Despite her tender years, Heidy Quah has received various local and international recognition for her efforts in helping refugee children, writes Nadia Badarudin
SHE was barely 18 years old when she started teaching English to refugee children near her neighbourhood.
At that time she was just a timid girl wanting to do something productive while waiting for college acceptance offers.
Initially, she was clueless and did not know much about refugees. But who would have thought that unschooled Myanmar refugee children would eventually become her battle.
Her aim is making education accessible to vulnerable communities in Malaysia. And her works have been internationally recognised, with various accolades under her belt.
Meet Heidy Quah, the founder and director of Refuge for the Refugees (RFTR). RFTR is an NGO established in September 2012 with the goals to help raise awareness about the state of refugees and provide aid to refugee schools in terms of education and sustenance. Due to their status, refugee children cannot attend formal schools and are, therefore, forced to make do with whatever limited resources they have.
Quah, now 22, says RFTR kicked off with a simple wish: To help Chin Children’s Education Centre, a refugee school where she volunteered to teach English, to stay open. The school was funded by the Office of the United Nations High Commissioner for Refugees (UNHCR) or the UN Refugee Agency.
“Coming from a privileged background, I thought I was there to teach but in the end I was the one learning from the kids.
“They taught me things beyond the blackboard and how most of us take education for granted,” says the former SMK Damansara Jaya student.
Quah felt obliged to do something when the school headmaster told the volunteer teachers that the school was closing down because it would no longer receive any funds from UNHCR.
“I was about to pursue my tertiary education while those kids were being robbed of their only access to education.
“I felt something was not right so I told the headmaster to give me one week to raise funds to keep the school open at least a month and work things out later,” says Quah who is a final year accounting and finance student at Inti International College in Subang Jaya, Selangor.
Quah and her best friend, Andrea Prisha, initially raised funds by selling homemade cookies from door to door.
“It was tough work and some refused to buy when they knew it would benefit the refugees. So, Andrea and I turned to social media. We highlighted our mission via Facebook,” she says.
The duo set RFTR on Sept 3, 2012 to facilitate fund-raising and raise awareness on refugee-related issues.
“To our surprise, we managed to raise RM12,500 in three months, which was more than enough to keep the school open for more than a month.
“It also marked the beginning of our determination to make an impact on other people’s lives even though we are still young.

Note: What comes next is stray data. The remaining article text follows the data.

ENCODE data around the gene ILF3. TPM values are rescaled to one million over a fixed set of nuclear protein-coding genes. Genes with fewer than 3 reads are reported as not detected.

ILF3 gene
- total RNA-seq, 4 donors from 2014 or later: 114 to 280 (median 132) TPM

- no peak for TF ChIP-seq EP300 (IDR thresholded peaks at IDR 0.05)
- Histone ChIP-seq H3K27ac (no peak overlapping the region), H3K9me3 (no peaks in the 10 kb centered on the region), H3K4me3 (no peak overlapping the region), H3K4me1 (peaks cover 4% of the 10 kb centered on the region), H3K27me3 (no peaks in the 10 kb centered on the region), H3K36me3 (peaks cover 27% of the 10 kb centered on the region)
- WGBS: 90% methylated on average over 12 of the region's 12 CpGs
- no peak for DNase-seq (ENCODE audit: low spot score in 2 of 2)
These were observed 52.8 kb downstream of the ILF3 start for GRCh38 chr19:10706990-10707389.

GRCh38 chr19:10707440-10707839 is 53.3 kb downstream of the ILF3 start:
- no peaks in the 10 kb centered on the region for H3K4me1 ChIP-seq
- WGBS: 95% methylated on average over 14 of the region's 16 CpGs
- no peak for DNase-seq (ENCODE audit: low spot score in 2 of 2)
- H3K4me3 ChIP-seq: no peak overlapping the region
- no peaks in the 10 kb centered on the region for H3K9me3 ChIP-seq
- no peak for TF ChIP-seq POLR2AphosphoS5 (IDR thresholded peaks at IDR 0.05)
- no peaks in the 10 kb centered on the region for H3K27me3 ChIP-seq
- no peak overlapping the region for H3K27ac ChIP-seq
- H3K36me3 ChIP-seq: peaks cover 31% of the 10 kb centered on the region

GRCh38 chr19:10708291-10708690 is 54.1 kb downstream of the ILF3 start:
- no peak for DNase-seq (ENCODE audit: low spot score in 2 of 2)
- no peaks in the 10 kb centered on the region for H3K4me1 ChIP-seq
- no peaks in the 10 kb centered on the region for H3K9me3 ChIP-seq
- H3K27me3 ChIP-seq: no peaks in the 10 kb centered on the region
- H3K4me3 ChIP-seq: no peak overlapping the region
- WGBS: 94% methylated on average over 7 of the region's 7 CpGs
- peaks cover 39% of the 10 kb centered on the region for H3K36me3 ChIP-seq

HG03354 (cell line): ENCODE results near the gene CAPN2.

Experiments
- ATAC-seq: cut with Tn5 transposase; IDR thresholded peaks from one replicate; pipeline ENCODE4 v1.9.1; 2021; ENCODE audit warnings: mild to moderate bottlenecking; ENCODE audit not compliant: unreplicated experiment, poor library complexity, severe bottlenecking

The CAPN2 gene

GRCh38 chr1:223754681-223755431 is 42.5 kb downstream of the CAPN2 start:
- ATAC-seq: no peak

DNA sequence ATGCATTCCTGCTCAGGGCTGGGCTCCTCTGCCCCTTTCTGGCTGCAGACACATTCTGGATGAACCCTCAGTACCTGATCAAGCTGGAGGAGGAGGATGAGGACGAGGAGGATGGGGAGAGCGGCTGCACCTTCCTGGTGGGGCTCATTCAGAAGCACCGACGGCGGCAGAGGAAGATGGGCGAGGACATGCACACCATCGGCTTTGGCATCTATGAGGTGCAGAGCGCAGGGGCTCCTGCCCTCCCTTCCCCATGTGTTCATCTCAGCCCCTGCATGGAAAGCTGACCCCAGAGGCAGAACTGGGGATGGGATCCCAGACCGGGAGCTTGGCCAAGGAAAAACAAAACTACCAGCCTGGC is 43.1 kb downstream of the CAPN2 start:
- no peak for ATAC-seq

“We learn that the more awareness we can raise on the plight of these refugees, the more opportunities we will have to be able to help them,” she adds.
EMPOWERING THROUGH EDUCATION
From helping one school, RFTR has played its part in establishing 10 schools for refugees in the Klang Valley and Penang as well as 25 schools in Myanmar.
“RFTR’s main goal is to empower refugee children with education so that they can self-sustain and be independent. And, hopefully, they too can educate their own communities and make a difference eventually,” says Quah.
Two years ago, the NGO started teaching the concept of micro-financing to the children so that they can become entrepreneurs.
“We give them access to the Internet and encourage them to come up with a viable business idea where they sell their wares online.
“They came up with all sorts of products such as soft toys, keychains and a Burmese sambal to sell. Besides retailing online, we help sell the items during our campaigns and bazaars,” she says. “That’s the least we can do to help them be self-sustained.”
Quah has received various local and international recognition for her selfless and untiring efforts, with the latest being the forthcoming 2017 Queen’s Young Leaders Award — she will be among 60 outstanding young leaders from British Commonwealth countries whom will receive the award from Queen Elizabeth II in June.
However, Quah’s noble quest is not free from nasty remarks from haters, especially on social media.
“I’m criticised for helping the refugees instead of other underprivileged Malaysians. Being young does make it quite a challenge to convince people about what RFTR does and why we should help the refugees,” says Quah.
“However, most of the remarks come from those who don’t understand the issue at all. I always explain to them that we’re free to choose our own battle. Refugees are my calling. Instead of putting me down, why not pick your own battle and start to make a difference?”
Seeing the children progress from illiterates to having the capability to teach their own community has made her more resilient to such obstacles, admits Quah.
“The smiles on the children’s faces the moment they know how to read are priceless. And knowing they too have started empowering their own people with education keeps me motivated and makes me more confident to continue what I’m doing now.”